Australia aluminium smelters suffer from one of the highest power cost

Year 2020 marked the 65th birthday of the Australian aluminium industry. The southern hemisphere’s first aluminium smelter was built at Bell Bay in northern Tasmania to overcome national security risks following the second world war and is still operating.

At present, Australia’s aluminium industry directly employs more than 15,000 people and indirectly supports around 40,000 families in regional Australia.

The Australian industry now comprises of five large (>10 Mt per annum) bauxite mines, six alumina refineries and four aluminium smelters; in addition to downstream processing such as extruders and distributors.

Australia is the world’s largest producer of bauxite, collectively producing more than 100 Mt of bauxite per annum; the world’s largest exporter of alumina, exporting more than 17 Mt per year; and the sixth largest producer of aluminium.

The world watched in the first half of 2020, as aluminium prices collapsed because of COVID-19. Demand for aluminium in cars, aeroplanes and construction plummeted. There was also concern that Australia’s operations would be faced with shutdown as a result of lockdown measures in each jurisdiction.

But while the country has faced challenges of restricted regional movement, all operations remained open throughout the year and production from Australia’s bauxite mines and alumina refineries has actually increased.

Whereas aluminium prices have now largely recovered, the longer-term future of industry will depend on the rate of recovery of the global manufacturing sector and the impact this has on international demand.

The crisis reinforced the advantages economic self-sufficiency—of being able to value-add within a domestic supply chain—from Australian bauxite, to Australian alumina, to Australian aluminium and on to Australian extruders.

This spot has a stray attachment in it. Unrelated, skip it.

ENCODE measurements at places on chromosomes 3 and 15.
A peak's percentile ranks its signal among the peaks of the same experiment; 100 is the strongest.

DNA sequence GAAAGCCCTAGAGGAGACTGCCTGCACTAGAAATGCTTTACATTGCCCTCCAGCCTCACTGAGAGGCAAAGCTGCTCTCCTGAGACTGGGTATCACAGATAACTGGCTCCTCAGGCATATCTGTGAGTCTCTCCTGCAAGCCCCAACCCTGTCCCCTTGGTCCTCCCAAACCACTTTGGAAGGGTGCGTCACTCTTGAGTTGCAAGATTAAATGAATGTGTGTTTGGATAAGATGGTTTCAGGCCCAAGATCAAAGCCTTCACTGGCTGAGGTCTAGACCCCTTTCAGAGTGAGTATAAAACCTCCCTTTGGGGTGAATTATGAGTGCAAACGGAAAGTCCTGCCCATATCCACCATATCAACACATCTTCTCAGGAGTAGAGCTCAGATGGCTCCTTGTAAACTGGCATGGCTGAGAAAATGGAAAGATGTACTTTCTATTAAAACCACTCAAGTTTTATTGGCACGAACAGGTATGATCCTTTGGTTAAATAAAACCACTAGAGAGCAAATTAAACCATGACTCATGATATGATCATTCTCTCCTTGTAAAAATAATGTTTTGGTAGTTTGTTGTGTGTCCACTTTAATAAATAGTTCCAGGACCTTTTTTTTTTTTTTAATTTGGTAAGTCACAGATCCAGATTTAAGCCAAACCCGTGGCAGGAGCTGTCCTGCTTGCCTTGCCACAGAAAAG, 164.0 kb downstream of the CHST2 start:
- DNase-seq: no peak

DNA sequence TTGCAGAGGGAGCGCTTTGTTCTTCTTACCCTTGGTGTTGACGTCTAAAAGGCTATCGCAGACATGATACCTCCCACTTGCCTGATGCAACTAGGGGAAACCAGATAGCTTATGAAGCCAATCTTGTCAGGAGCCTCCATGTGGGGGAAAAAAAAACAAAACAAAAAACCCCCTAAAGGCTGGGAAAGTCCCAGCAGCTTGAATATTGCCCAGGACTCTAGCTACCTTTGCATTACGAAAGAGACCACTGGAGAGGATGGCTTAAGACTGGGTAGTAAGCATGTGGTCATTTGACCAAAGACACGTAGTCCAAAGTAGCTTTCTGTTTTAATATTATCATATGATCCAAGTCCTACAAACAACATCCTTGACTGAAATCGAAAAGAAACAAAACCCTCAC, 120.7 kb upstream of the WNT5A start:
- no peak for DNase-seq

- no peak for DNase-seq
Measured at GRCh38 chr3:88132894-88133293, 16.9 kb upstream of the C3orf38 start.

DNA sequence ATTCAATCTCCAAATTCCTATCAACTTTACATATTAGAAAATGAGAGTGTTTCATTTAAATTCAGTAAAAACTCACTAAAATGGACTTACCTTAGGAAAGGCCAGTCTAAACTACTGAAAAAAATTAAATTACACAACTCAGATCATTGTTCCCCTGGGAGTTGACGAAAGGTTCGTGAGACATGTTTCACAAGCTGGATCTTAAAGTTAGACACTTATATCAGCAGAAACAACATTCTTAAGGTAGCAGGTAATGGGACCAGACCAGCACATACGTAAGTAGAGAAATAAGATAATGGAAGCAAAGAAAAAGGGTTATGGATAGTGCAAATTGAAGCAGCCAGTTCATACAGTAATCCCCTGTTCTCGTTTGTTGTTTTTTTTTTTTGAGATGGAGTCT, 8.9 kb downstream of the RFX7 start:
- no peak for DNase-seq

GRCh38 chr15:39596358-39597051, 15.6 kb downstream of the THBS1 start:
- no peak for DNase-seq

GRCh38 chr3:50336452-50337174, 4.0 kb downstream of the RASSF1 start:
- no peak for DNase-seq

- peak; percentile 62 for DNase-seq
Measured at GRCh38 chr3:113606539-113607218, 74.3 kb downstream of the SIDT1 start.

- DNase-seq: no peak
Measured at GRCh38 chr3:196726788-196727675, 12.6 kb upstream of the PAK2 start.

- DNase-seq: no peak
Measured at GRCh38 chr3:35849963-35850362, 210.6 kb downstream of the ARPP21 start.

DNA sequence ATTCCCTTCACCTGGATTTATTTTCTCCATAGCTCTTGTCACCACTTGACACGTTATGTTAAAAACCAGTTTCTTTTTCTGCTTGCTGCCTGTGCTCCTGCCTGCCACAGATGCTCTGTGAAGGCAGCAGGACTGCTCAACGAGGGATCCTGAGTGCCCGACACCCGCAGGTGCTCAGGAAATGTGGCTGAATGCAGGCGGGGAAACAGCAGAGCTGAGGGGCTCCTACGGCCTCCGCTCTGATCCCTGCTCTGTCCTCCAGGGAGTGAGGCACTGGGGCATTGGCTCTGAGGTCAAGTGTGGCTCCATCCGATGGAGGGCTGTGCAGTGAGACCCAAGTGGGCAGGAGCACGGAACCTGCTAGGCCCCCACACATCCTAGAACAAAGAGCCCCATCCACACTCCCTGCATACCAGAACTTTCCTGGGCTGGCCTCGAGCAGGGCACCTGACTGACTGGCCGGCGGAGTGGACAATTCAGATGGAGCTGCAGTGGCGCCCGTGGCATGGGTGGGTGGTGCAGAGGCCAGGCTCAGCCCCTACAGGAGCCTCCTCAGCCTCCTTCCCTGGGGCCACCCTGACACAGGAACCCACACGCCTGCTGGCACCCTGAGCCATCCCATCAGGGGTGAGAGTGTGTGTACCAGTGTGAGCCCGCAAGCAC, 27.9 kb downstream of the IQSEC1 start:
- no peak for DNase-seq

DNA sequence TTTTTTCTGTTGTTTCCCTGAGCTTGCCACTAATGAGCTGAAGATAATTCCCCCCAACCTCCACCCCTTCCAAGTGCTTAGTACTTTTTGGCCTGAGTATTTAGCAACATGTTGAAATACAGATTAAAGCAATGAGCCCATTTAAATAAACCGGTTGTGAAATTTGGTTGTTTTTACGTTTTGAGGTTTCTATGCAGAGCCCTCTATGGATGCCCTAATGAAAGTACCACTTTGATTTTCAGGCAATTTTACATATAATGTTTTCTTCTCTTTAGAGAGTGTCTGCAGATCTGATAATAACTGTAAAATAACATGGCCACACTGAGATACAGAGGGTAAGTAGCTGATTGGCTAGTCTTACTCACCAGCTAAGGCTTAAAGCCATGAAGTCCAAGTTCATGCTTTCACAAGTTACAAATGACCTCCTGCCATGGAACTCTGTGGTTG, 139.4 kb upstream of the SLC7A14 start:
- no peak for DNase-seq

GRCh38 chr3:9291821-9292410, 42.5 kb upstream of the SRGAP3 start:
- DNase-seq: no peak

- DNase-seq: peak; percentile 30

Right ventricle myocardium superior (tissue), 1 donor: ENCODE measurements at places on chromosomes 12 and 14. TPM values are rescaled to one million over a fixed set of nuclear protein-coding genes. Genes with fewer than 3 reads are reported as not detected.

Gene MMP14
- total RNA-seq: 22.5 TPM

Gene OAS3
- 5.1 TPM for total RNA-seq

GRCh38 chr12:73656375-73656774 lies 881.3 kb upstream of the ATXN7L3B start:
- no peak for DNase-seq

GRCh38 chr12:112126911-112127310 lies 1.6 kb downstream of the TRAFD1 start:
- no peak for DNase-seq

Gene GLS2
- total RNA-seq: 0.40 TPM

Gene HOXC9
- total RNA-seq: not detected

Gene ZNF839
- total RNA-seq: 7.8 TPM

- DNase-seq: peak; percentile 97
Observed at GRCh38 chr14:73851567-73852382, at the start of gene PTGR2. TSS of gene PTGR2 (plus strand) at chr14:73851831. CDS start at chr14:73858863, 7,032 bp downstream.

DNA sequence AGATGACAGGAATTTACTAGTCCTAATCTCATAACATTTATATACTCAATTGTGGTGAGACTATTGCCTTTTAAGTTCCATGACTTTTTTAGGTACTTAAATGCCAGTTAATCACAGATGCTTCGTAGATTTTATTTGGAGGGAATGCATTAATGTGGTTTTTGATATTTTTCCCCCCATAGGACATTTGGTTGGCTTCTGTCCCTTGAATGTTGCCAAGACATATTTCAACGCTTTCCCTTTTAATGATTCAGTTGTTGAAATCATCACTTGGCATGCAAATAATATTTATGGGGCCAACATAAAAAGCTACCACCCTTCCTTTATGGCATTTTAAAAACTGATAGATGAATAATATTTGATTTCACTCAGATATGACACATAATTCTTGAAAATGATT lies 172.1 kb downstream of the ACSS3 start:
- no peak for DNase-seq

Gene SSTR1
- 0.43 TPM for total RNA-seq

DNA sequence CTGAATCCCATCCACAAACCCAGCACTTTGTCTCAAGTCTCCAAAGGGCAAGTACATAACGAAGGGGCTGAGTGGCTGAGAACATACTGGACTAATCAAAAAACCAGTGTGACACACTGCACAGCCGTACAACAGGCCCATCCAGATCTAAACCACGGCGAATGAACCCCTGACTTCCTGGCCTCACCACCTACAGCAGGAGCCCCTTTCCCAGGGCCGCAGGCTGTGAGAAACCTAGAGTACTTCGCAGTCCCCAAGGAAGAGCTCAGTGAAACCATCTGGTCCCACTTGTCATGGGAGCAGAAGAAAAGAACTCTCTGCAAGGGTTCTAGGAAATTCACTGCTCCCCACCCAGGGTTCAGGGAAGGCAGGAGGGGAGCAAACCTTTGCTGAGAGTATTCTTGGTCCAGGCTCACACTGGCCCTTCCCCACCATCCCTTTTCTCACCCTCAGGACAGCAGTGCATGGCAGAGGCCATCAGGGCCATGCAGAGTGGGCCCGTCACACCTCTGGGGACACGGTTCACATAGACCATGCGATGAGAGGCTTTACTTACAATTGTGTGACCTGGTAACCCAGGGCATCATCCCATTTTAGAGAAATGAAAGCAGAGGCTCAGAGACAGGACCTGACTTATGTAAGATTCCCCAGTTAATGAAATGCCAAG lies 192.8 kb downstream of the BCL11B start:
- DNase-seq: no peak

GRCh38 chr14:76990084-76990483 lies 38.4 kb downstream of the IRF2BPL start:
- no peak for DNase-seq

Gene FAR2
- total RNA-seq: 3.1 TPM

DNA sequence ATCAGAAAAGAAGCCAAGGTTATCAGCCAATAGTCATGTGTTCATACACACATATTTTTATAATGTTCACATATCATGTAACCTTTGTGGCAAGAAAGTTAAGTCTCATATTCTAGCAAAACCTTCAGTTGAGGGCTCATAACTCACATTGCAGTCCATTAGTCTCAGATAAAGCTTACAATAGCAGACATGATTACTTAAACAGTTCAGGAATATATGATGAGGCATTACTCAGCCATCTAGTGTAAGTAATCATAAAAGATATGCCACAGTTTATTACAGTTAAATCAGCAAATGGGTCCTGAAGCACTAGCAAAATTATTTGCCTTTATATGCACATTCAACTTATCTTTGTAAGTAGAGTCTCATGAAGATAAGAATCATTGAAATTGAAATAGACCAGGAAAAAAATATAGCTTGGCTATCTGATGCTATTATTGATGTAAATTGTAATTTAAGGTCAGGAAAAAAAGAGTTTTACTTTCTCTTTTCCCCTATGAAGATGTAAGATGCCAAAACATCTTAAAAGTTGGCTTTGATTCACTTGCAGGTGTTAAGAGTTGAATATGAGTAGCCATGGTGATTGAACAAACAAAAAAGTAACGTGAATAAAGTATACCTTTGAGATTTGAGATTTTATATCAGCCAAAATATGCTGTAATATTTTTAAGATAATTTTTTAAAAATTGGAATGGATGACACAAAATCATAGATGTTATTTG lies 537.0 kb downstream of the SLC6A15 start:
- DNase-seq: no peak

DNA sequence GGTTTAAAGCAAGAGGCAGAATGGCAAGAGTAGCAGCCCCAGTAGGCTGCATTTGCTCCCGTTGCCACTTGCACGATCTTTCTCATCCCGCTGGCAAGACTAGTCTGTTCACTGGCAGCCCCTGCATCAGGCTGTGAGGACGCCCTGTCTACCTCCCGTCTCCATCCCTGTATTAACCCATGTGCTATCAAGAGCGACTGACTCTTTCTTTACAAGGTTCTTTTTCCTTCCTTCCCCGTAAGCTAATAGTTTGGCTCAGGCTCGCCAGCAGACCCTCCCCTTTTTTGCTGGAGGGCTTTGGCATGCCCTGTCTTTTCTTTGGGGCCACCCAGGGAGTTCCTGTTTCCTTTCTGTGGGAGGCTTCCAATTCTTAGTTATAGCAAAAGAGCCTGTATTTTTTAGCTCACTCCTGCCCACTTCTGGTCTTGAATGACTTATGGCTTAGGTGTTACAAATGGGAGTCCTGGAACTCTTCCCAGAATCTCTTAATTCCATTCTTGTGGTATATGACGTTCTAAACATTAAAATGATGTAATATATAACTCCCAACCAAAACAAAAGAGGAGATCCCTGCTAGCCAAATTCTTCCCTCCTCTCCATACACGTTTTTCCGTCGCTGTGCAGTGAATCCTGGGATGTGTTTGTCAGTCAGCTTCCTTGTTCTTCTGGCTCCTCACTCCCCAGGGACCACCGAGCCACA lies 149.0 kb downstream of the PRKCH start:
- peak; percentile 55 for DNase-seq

All four smelters consume more than 10% of electricity demand. Australia’s aluminium smelters have been increasingly called upon to support grid stability and reliability to fill this role.

Their large and fast-acting interruptibility helps secure and restore stability to the network, particularly on those hottest of hot days in summer when the demands of the network are pushed beyond their capability. Or when network conditions deteriorate, as a result of bushfires or other conditions and significant load shedding is required to restore its strength.

Smelters also provide critical, stable demand all day, every day. But each interruption presents a process risk to a smelter to safely restore their own stability as they resume production.

Electricity accounts for around 30-50% of Australian aluminium smelters’ total cost base and is a key determinant of their international competitiveness. The delivered cost of electricity in Australia has, in recent times, been consistently priced in the highest (fourth) quartile of global prices.

These system shocks have caused high volatility in spot prices over recent years, which has been a key driver in the increased cost of wholesale electricity contracts. Compounded by this volatile electricity market, the circumstances are now urgent for Australia’s four smelters.

Smelters seeking to recontract today are facing difficult decisions, especially under current economic conditions. But without Australia’s aluminium smelters, the challenge to manage the electricity market and reliably supply the 22 million Australians connected to it, is even harder.

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